“In a parenthetical citation, the terms personal communication (or pers. comm.),
unpublished data,and the like may be used after the name(s) of the person(s)
concerned, following a comma.”
(Julie Cantor, pers. comm.)
(A.P. Moller, unpublished data)
Books downloaded from a library or bookseller:
Austen, Jane. 2008. Pride and Prejudice. New York: Penguin Classics. Kindle edition.
Austen, Jane. 2008. Pride and Prejudice. New York: Penguin Classics. PDF e-book.
Austen, Jane. 2008. Pride and Prejudice. New York: Penguin Classics. Microsoft Reader e-book.
Austen, Jane. 2008. Pride and Prejudice. New York: Penguin Classics. Palm e-book.
Since electronic formats do not always carry stable page numbers, you may include
a notation of a chapter or section (see below).
(Austen 2008, chap. 23)
Books consulted online:
Include the DOI (Digital Object Identifier) or URL (Uniform Resource Locator), for these
can lead the reader directly to an Internet source. The DOI is preferred (when available).
Antokoletz, Elliot. 2008. Musical Symbolism in the Operas of Debussy and Bartok.
New York: Oxford University Press. doi:10.1093/acprof:oso/9780195365825.
Sirosh, Joseph, Risto Miikkulainen, and James A. Bednar. 1996. “Self-Organization
of Orientation Maps, Lateral Connections, and Dynamic Receptive Fields in the
Primary Visual Cortex.” In Lateral Interactions in the Cortex: Structure and Function,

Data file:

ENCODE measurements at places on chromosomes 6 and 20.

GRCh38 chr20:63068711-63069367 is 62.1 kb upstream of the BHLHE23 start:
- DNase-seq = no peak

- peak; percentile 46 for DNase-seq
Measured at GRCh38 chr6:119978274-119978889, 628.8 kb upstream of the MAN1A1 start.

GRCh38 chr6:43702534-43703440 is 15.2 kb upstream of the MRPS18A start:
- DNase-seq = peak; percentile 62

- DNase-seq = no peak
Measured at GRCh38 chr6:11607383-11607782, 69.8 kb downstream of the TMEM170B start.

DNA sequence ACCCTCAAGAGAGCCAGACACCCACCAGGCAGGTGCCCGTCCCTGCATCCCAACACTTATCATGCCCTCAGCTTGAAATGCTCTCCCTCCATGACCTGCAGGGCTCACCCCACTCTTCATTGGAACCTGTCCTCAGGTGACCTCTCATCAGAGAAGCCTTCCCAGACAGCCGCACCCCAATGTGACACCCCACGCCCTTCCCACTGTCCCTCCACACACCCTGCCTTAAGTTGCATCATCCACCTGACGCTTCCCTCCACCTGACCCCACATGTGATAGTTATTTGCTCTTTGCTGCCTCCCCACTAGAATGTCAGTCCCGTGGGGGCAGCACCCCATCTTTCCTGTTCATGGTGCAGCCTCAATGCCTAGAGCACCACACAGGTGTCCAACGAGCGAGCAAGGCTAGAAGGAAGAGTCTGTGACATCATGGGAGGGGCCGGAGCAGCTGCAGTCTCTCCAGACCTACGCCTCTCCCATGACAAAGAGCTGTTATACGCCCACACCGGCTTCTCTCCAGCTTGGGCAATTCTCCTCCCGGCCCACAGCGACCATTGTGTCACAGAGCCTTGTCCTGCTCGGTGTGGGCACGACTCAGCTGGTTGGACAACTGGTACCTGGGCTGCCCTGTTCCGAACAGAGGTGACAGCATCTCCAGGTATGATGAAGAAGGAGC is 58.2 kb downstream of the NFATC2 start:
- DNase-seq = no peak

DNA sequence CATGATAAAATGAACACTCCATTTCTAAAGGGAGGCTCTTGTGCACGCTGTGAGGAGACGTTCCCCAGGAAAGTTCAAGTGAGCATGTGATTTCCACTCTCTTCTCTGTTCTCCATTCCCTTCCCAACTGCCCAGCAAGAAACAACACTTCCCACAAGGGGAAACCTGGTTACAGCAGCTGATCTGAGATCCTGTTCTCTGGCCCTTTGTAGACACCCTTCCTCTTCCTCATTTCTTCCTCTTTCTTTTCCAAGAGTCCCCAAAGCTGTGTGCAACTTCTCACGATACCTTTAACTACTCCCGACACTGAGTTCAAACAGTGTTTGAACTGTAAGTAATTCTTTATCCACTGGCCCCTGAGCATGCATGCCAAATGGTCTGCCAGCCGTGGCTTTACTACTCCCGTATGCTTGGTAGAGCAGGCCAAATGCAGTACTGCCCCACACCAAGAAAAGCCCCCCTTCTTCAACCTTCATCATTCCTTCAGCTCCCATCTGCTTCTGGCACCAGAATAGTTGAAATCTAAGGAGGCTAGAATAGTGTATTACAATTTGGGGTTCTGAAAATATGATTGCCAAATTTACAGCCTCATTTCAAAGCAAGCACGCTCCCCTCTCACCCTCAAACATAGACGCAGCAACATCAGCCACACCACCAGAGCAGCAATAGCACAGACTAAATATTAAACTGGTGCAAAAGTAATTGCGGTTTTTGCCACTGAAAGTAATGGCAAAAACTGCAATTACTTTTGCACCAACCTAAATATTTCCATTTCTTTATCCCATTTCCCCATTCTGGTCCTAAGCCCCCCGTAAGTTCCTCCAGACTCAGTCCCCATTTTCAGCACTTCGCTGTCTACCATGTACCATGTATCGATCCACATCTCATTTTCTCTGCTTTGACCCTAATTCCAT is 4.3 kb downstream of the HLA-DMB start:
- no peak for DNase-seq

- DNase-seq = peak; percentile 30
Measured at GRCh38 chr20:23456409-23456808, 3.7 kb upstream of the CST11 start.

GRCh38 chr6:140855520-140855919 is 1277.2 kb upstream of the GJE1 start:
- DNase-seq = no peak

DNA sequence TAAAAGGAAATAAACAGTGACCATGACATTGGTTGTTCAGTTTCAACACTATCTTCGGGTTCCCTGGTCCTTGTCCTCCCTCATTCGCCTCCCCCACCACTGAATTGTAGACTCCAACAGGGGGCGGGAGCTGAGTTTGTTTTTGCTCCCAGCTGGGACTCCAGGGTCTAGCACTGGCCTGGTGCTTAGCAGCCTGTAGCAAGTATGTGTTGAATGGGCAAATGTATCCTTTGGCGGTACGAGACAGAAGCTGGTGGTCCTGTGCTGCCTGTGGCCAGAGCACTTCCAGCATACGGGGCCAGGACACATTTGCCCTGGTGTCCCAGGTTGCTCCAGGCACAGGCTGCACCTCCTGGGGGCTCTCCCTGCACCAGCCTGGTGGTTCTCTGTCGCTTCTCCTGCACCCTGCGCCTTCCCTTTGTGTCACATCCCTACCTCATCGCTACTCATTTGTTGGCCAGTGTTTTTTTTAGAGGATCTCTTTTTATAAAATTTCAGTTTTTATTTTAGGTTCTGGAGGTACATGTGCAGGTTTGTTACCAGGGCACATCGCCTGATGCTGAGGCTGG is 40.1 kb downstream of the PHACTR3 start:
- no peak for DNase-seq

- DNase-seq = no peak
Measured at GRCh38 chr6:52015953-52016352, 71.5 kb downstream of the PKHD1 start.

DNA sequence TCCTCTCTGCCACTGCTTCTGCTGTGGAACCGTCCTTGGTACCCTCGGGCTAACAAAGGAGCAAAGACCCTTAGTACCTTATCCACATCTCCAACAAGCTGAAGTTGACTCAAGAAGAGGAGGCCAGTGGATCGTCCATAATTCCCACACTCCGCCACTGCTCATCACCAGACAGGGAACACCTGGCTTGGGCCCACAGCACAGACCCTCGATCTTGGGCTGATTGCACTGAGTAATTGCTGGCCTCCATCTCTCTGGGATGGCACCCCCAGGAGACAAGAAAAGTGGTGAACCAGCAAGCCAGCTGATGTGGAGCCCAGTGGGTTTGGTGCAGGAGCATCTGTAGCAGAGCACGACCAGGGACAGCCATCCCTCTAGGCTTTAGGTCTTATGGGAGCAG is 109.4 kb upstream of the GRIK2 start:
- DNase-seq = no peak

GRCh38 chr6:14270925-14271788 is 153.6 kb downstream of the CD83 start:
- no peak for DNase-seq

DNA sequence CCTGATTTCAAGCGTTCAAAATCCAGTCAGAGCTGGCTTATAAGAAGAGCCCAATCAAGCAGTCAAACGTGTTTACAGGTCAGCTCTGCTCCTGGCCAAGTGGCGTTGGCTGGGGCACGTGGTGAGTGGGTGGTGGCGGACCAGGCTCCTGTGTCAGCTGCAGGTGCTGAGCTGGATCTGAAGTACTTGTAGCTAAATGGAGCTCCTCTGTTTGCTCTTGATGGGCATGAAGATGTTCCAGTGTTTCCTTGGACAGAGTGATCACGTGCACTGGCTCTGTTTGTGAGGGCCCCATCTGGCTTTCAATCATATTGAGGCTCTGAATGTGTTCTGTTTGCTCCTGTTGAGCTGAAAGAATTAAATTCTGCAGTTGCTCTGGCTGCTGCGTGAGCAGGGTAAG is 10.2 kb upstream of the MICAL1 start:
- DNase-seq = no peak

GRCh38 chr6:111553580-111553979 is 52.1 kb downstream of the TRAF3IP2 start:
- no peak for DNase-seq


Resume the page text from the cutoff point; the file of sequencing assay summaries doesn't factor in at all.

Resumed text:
edited by Joseph Sirosh, Risto Miikkulainen, and Yoonsuck Choe. Austin, TX: UTCS
Neural Networks Research Group. http://nn.cs.utexas.edu/
(Sirosh and Bednar 1996)
Freely available electronic editions of older works:
Whitman, Walt.1855. Leaves of Grass. New York.
Include the DOI (Digital Object Identifier) or the URL (Universal Resource Locater)
Warr, Mark. 2000. “Rethinking Social Reactions to Crime.” American Journal of
Sociology 106, no.3 (November): 551-78. doi:10.1086/318964
Include the URL
Reaves, Jessica. 2001. “A Weighty Issue: Ever-Fatter Kids.” Time, March 14.
Include the URL
Mitchell, Alison. 2001. “Scars Still Raw, Bush Clashes With McCain.” New York
Times, March 25. http://www.nytimes.com/2001/03/25/politics/25MCAA.html.
Evanston Public Library Board of Trustees. 2008. “Evanston Public Library
Strategic Plan, 2000-2010: A Decade of Outreach.” Evanston Public Library.
Accessed July 19. http://www.epl.org/library/strategic-plan-00.html.
(Evanston Public Library 2008)
E-mails & text messages:
“In a parenthetical citation, the terms personal communication (or pers. comm.) may be used after the name(s) of the person(s) concerned, following a comma.”
(Julie Cantor, pers. comm.)
Library subscription databases:
When citing an article from one of the library’s subscription databases, add the
URL “…if the database includes a recommended stable or persistent form with
the document…” Otherwise, you may include the name of the database. For more
complete information on library subscription databases, see The Chicago Manual
of Style Ready Reference 808.02 C53 2010 Ed. 16
Maiben, William. 1981.“A Tombeau for John Lennon, 1940-1980,” Perspectives
of New Music 19, nos. 1-2, http://www.jstor.org/stabale/832614.
Byrd-Bredbenner, Carl. 1997. "Health, Medicine, and Food Messages in Television
Commercials During 1992 and 1998,” Journal of School Health 70, Academic